Was Wagner mutiny a Russian ruse to shape the battlefield?

What could have The Kremlin achieved by orchestrating the Wagner action?


With Wagner Private Company fighters entering Belarus from the border town of Osipovichy, more than 80 km southeast of the capital Minsk, suspicions that the sudden ‘mutiny’ by Wagner was orchestrated by The Kremlin are gaining ground.

Media has reported that the Wagner fighters have entered the township in a 60-vehicle convoy including pickup trucks and buses.

The Wagner action of June 24 led to Kyiv deploying forces to Bakhmut and the latest movement will compel Ukraine to mobilize forces in its northern border bordering Belarus as the capital Kyiv is near the northern border.

Such military movements involve huge expenditures and extra effort besides befuddling the adversary as to what to expect.

Just a few hours after Wagner fighters had begun moving towards Moscow on June 24, before halting and turning around about 400 km away from the Russian capital, THE WEEK had reported that the move could be a ruse to confuse the enemy.

But then the mercenaries had already taken control of two key towns on the way—Voronezh and Rostov-on-Don—prompting President Vladimir Putin to describe the Wagner action as a “betrayal” and “back-stabbing”.

The ‘Maskirovka’ doctrine of the Russian military that uses deception as the main ploy to hide real intentions is a well-practised tactic of the Russian military. It involves distracting the adversary, hiding one’s actions and then spreading disinformation to confuse the opponent.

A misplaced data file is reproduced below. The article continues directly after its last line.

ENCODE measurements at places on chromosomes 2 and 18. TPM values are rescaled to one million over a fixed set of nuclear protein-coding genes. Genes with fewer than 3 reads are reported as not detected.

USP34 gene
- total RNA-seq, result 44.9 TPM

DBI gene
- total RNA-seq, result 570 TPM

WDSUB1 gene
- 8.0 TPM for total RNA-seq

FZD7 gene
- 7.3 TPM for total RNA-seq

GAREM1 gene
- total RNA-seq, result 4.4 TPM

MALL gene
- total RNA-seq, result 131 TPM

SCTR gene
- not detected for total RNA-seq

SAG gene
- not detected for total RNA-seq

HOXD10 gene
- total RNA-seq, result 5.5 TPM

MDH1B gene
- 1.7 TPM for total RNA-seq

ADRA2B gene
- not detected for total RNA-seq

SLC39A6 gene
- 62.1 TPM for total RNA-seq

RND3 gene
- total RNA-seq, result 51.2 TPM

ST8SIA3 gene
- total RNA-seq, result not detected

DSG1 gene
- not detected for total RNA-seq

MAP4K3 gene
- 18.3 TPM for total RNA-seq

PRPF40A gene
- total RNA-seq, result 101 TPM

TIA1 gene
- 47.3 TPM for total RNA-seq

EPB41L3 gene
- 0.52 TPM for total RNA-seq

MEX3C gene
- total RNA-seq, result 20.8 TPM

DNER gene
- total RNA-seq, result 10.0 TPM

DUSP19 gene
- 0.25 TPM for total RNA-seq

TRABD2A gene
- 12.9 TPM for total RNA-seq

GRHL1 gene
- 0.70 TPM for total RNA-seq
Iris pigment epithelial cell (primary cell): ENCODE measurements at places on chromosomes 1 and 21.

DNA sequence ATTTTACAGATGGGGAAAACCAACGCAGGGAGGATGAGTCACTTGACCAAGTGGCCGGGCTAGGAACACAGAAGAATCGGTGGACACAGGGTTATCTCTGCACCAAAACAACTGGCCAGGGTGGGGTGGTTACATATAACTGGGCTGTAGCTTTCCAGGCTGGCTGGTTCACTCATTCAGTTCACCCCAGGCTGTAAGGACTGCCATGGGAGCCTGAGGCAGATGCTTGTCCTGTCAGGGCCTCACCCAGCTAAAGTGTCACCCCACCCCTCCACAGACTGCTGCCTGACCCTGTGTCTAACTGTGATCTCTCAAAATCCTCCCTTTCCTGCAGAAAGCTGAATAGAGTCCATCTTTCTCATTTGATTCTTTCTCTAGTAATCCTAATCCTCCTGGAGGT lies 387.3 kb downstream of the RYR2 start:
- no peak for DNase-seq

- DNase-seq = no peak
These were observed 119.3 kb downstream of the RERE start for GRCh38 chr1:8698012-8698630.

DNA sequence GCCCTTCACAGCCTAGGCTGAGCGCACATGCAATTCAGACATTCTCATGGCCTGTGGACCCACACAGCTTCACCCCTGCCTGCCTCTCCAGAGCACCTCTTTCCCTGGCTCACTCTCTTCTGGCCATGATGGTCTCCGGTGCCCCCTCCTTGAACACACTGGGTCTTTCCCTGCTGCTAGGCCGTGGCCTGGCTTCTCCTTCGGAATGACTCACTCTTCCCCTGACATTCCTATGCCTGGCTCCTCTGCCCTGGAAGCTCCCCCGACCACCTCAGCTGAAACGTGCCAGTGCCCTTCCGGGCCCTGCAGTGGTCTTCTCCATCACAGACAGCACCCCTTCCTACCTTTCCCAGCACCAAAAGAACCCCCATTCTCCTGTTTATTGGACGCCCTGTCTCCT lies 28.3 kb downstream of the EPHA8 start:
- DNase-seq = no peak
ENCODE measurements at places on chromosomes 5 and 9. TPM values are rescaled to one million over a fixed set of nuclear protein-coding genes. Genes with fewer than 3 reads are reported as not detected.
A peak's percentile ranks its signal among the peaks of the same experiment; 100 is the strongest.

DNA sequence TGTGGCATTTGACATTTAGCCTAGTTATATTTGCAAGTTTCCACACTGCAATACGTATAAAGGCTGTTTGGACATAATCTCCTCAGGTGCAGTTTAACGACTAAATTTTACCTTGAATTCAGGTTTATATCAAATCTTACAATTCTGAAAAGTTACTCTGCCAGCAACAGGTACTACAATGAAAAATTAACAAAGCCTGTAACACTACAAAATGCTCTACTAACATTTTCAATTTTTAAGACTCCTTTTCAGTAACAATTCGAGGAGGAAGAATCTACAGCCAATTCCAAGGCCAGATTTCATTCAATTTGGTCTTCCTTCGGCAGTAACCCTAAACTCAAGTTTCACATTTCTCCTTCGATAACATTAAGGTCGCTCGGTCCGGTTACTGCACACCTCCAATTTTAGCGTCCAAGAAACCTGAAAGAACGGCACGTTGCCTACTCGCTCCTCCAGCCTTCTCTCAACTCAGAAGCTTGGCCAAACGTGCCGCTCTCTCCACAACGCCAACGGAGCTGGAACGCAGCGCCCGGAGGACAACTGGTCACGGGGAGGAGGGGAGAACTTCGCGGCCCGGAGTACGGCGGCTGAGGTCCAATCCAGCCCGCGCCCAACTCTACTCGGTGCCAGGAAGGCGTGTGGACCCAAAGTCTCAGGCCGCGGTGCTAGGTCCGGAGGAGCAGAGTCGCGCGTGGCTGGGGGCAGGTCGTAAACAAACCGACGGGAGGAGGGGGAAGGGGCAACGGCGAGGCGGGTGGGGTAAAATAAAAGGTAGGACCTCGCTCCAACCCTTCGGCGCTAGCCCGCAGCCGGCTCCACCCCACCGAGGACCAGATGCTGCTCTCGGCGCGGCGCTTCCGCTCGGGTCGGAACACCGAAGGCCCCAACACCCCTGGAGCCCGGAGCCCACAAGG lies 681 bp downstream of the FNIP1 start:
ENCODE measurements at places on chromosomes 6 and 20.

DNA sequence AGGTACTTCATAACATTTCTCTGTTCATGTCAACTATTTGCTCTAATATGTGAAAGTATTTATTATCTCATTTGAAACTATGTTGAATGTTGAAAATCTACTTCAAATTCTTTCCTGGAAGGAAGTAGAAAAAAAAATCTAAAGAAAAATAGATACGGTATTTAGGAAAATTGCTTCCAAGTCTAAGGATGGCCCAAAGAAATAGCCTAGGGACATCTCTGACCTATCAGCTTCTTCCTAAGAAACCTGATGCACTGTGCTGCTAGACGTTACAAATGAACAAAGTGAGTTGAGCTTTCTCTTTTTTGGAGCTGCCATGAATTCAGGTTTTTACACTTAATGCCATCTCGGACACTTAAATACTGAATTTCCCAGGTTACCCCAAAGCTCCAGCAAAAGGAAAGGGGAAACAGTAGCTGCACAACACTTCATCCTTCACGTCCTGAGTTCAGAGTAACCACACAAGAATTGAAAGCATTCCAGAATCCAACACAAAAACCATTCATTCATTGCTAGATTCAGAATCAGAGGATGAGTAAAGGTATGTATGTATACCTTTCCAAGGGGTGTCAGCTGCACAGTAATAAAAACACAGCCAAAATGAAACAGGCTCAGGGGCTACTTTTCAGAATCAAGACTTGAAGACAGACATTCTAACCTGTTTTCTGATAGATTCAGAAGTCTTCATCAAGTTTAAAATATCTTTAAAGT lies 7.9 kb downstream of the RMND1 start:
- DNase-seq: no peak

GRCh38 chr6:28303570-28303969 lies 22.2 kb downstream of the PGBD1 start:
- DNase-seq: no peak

Russia’s ‘Maskirovka’ as a battle tactic can be said to have begun in 1380 when 50,000 Russian soldiers defeated 150,000 Mongolian warriors in the Battle of Kulikovo.

What could have The Kremlin achieved by orchestrating the Wagner action?

First, it could have compelled Ukrainian forces to mobilize in areas in the north and northeast where the Russians are deployed in good numbers. On the other hand, it could ease vulnerable Russian positions in the south where the Ukrainians had an advantage. The result was that the Russians were in a position to determine the battleground and choose where to fight.

As things stand now, the Ukrainian forces will have to stay deployed in the north whether Russia steps up its operations from the north or does nothing.

Second, the reported ‘coup’ has flushed out anti-Putin detractors to the open leading to a purge. Thirteen individuals including General Sergei Surovikin, Alexei Venediktov, former head of an independent radio station, and a host of top military officials had been detained as part of a purge of anti-Putin detractors.

Third, the June 24 action has resulted in throwing doubts in the minds of the Western agencies as to determining the veracity of the information that they had gathered.

Several actions had sparked suspicion that the Wagner action may have been a ruse.

First, the ease with which the Wagner Group took control of Rostov-on-Don and Voronezh, with no substantial resistance from the Russians.

Second, the lightning movement of the Wagner convoy on the wide open highway towards Moscow could have been very easily targeted by Russian fighter aircraft and artillery.

Third, the sheer audacity of just a few thousand fighters to believe that they could take on the might of the Russian army.

Fourth, the unprecedented reportage of the state-owned media of the happenings which is never the case in Russia where all news is filtered by the government.

The suspicions acquire considerable force due to the fact that, quite uncharacteristically, Wagner boss Yevgeny Prigozhin has been let off very lightly by The Kremlin. 

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